“Nah,” he says, and then to me, “Can I come with you?” and Mandy looks at us and laughs – it’s just something about the way he asks me.

 

“Mmm… what’ve you got next, Saale?” I ask

“I’ve got English but I’d rather go where you’re going.”

“Well I know – come and help me carry my speakers, and we’ll talk about it on the way over.”

“Ok Miss,” he says, happily. And we go to the office and get my speakers to take over to F block.

I remember my promise, weeks ago, so: “I’ll tell you what – you can come if you want, I’ll ask your teacher.

“Yes!” he says.

 

He comes in quietly, and sets up my speakers without being asked; helps me with cords and plugs in the laptop, switches on the data projector… my class come in and I settle them down. Saale says, “I like it here – this class is much better behaved than my class.” He looks around contentedly, then sorts out a few chairs for people before pulling up a seat at the console.

I say, “Thanks, Saale. You’re so helpful,” and he looks delighted and tells me, “I am helpful… but not with those angry teachers.”

His report describes him as completely ‘non-engaged’ and, ‘I believe he should repeat year 9’ writes his Social teacher.

 

At the end of class, we pack up and carry everything back to the office. On the way we pass Derek, one of the caretakers, on the bridge. He’s painting out Tau’s latest tag (from yesterday), and as we go past, he says, “SSC – that’s Taurangi.”

“Taurangi and a few others,” I clarify.

“Yeah,” he sighs. “Quite a few of them!”

“So, it could have been someone else,” I suggest (untruthfully)

“It could,” he admits, adding “We’re putting up more cameras over the holidays.”

“Oh,” I say, and we have a little chat – I like Derek, despite being firmly on the side of the outlaws myself.

 

Saale and I go on our way, and he says quietly to me, “Tau did do that one, I can tell.”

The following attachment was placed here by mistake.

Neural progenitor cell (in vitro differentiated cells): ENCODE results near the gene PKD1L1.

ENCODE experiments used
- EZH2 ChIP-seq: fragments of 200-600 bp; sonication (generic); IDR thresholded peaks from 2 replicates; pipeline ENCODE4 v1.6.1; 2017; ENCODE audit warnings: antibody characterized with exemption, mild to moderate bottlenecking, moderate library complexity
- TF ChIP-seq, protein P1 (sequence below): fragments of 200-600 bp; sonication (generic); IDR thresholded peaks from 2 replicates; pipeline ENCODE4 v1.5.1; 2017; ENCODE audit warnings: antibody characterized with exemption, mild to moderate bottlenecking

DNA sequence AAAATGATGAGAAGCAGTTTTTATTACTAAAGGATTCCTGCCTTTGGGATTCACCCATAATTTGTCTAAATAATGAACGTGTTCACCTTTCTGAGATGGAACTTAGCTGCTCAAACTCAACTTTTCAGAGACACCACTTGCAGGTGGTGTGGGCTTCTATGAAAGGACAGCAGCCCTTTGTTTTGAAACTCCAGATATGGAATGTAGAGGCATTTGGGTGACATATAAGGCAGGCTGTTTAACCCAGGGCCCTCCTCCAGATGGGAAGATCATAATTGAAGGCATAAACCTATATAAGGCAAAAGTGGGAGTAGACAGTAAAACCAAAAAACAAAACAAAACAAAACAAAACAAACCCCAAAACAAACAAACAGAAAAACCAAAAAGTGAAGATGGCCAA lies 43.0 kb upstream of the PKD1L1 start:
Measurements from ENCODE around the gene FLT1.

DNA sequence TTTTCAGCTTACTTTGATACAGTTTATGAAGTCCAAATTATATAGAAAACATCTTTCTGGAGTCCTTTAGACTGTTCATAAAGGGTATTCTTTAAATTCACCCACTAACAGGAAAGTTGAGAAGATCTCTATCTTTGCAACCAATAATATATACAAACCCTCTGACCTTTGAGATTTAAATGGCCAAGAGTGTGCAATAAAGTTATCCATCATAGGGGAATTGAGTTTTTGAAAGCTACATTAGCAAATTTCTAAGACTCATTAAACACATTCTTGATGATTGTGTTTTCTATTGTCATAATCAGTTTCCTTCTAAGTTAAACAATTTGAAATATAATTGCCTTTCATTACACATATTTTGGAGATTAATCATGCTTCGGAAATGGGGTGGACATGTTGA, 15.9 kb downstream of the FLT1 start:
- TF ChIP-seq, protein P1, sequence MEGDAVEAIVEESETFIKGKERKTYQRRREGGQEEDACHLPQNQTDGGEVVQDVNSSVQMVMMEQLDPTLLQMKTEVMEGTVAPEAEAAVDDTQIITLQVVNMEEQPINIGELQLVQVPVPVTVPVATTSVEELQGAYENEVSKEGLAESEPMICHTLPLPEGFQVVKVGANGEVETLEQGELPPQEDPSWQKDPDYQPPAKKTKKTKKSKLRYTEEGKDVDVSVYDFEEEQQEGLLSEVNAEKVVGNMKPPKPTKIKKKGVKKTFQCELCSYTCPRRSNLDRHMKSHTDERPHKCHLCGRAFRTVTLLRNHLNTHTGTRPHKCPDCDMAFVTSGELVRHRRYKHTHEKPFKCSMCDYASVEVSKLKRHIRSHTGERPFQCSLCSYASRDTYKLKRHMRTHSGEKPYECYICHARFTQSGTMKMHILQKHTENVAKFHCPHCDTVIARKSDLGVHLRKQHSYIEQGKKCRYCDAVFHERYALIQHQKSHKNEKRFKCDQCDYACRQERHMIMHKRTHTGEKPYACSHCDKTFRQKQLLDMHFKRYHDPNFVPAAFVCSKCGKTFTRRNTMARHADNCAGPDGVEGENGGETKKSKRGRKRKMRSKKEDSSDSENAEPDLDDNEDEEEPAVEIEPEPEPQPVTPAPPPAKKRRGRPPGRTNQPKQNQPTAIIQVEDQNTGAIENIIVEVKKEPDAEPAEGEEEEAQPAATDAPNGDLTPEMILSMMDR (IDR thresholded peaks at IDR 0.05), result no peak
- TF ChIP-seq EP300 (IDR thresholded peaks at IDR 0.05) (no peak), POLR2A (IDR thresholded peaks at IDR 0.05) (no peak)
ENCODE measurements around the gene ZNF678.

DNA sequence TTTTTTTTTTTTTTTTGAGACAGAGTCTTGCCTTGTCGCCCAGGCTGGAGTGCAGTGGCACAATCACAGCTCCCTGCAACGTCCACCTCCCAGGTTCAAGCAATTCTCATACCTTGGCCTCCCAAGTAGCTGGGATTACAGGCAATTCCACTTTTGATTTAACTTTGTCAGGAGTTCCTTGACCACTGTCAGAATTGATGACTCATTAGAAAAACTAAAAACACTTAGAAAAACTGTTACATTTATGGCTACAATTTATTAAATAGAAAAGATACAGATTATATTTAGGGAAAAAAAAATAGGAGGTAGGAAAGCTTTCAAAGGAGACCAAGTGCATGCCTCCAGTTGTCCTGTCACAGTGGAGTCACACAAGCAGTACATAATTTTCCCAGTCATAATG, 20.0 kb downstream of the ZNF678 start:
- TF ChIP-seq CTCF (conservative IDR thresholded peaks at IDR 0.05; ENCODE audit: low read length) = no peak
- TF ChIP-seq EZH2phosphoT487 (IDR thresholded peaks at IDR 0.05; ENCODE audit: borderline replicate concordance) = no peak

“I know, you’re right. But don’t say anything, Saale.”

Saale grins, “Course I won’t, I’m not a snitch.”

I’m not sure how I have any connection with Saale – I’ve never taught him, never even seen him before he just slipped into my tutor group one day, months ago.  And I didn’t even know Tau then either – not really. Though he was always the mystery boy.

I don’t know what connects one person to another. But little Saale, just reaching out towards me for some reason only known to himself… it touches me very much.

 

I feel like I’m marked out by some complete inability to appreciate the way things are meant to work. And if other people also have that inability to understand and accept the order of things; perhaps they pick up on it.

And I believe we know we can survive, when we’ve given up on feeling whole that way. Tau can tag SSC right in front of me, and I just go get him a drink.  Cos we know it ain’t right, the way that things try run us, so we do our part.

I expect nothing from school – and it feels as if the only thing to do is to claim these stupid, stupid, hopeless circumstances as somehow ‘mine’ to use.